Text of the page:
The worst thing you can do is having dermarolled the skin and then applied an acid to the skin. Anything less than four is going to irritate and burn the skin, and that can lead to pigmentation. That would be a big problem for skin of color because, obviously, with us, if you cross that line, it’s going to lead to hyperpigmentation and that can take months, or even years, to get rid of.

Ingredients I want you to look for in a serum or cream you apply on top would be things like aloe vera, panthenol. These are anti-inflammatories. You might want to use niacinamide. You might want to use skin brighteners, so a vitamin C derivative, something like tetrahexyldecyl ascorbate or sodium ascorbyl phosphate or peptides. So if you’re looking for anti-aging ingredients, then peptides are a very good thing to put on top.

I was just thinking, actually, we haven’t really talked much about peptides and there doesn’t seem to be much information online for you. If you are interested in me doing a whole video just on peptides for skin of color, can you write down below peptides, please, into the comment section, so I know how many of you are interested in it. If enough of you are interested, of course, I’ll make the video for you. [inaudible 00:10:27] as a side comment.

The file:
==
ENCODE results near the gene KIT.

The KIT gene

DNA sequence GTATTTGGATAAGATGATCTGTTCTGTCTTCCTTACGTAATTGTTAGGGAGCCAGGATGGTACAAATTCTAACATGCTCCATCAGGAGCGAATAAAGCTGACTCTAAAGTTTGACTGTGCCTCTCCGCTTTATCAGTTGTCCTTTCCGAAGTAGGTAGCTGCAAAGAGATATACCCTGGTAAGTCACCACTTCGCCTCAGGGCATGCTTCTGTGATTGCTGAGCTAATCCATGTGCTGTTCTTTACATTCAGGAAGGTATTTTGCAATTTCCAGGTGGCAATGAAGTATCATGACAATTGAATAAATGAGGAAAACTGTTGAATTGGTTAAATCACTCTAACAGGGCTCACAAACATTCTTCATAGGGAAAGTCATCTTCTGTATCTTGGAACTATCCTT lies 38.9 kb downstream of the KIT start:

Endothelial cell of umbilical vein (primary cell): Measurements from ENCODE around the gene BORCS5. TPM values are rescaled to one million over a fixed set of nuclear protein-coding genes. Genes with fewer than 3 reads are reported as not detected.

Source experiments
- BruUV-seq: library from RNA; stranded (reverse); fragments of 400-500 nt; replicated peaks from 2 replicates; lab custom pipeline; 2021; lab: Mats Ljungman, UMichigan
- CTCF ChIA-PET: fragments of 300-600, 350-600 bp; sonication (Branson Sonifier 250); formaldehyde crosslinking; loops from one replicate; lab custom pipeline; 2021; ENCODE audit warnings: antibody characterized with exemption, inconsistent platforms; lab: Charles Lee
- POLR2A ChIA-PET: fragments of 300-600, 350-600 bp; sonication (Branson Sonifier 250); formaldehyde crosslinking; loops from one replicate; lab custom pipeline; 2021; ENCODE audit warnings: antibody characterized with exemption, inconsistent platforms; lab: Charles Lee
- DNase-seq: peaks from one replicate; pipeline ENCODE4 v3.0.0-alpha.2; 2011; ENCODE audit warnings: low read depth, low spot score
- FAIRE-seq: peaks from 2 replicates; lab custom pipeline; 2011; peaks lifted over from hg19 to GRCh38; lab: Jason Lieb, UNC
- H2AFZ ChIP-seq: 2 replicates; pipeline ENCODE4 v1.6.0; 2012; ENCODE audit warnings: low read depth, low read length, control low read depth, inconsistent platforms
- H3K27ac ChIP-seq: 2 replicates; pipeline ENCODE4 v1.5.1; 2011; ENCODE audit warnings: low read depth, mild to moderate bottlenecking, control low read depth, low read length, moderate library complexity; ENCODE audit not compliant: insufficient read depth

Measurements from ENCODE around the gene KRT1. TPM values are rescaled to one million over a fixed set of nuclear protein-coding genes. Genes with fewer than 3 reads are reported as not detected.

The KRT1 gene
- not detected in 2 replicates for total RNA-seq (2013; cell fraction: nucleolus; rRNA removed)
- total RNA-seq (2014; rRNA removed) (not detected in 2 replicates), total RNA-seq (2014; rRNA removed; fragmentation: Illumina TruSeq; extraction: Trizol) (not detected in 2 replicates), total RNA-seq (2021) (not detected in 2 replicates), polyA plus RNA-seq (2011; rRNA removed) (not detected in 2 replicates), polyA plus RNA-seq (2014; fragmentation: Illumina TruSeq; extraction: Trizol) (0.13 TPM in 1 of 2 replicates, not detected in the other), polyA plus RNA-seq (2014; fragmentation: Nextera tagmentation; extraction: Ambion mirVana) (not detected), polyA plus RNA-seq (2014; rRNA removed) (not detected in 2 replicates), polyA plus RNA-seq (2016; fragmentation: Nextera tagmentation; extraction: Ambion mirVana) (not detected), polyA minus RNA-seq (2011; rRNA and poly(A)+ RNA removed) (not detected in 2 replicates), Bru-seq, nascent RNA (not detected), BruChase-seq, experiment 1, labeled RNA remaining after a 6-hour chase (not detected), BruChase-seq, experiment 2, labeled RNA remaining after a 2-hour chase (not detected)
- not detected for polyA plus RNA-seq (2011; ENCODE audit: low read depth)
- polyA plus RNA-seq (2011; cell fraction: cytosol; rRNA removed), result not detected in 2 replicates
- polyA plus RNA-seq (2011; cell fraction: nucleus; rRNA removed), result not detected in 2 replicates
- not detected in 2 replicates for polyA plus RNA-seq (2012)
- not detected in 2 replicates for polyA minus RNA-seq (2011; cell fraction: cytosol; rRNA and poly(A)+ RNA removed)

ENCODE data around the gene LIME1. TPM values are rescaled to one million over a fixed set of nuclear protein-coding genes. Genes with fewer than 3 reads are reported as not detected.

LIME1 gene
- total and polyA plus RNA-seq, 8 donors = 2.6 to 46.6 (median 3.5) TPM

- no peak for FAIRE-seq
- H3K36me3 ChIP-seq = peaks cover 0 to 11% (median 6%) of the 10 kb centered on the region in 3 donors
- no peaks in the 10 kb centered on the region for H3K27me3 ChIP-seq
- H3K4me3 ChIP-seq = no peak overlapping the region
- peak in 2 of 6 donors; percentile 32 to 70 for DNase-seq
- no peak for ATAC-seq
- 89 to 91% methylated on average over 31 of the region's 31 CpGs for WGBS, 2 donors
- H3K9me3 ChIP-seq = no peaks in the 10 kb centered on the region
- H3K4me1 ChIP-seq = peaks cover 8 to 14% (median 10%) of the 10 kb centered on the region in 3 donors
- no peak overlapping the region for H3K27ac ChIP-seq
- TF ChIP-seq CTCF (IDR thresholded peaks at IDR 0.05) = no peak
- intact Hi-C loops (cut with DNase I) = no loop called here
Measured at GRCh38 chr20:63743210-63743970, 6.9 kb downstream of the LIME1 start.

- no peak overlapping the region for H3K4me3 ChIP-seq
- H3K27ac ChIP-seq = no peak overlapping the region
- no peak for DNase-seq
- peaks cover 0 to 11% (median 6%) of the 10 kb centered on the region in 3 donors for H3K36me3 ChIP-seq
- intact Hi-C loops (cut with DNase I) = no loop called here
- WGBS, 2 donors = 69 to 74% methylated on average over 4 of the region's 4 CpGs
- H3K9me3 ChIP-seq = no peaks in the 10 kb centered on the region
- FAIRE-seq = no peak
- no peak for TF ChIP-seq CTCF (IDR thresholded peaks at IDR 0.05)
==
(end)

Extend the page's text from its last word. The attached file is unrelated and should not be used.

Right. Moving on to products that I recommend for dermarolling. Okay. Number one, I would say Drunk Elephant Protini is great for anti-aging. It’s got nine different peptides in it and it’s NAFE-safe.

The next one I love is the Ordinary Hyaluronic Acid 2%, which is very good. It’s a humectant, so it’s a water magnet, and we do lose humectants as we age, glycosaminoglycans. We lose them as we age, and our skin gets drier. So this is going to help with plumping up the skin and making the appearance of wrinkles less.

If you’re looking for something for pigmentation, then I do like Good Molecules Discoloration Serum because the pH is 5.5, and that really is essential. If you do have the facial pigmentation kit, which is your X10 tyrosinase inhibitors for skin of color, do not use this with your dermarolling because it’s far too irritating with dermarolling.